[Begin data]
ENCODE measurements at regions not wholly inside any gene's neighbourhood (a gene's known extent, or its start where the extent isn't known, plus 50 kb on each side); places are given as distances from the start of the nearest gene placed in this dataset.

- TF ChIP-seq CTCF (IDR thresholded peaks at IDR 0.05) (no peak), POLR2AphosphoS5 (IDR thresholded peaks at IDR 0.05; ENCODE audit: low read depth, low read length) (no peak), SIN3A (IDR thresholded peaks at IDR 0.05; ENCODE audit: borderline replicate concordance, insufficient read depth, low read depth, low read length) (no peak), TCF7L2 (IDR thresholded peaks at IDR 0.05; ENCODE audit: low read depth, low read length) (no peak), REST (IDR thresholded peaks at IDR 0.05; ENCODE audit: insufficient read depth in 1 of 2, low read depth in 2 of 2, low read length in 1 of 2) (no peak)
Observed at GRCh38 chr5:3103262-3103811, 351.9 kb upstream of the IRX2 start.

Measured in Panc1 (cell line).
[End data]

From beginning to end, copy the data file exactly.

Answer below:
ENCODE measurements at regions not wholly inside any gene's neighbourhood (a gene's known extent, or its start where the extent isn't known, plus 50 kb on each side); places are given as distances from the start of the nearest gene placed in this dataset.

- TF ChIP-seq CTCF (IDR thresholded peaks at IDR 0.05) (no peak), POLR2AphosphoS5 (IDR thresholded peaks at IDR 0.05; ENCODE audit: low read depth, low read length) (no peak), SIN3A (IDR thresholded peaks at IDR 0.05; ENCODE audit: borderline replicate concordance, insufficient read depth, low read depth, low read length) (no peak), TCF7L2 (IDR thresholded peaks at IDR 0.05; ENCODE audit: low read depth, low read length) (no peak), REST (IDR thresholded peaks at IDR 0.05; ENCODE audit: insufficient read depth in 1 of 2, low read depth in 2 of 2, low read length in 1 of 2) (no peak)
Observed at GRCh38 chr5:3103262-3103811, 351.9 kb upstream of the IRX2 start.

Measured in Panc1 (cell line).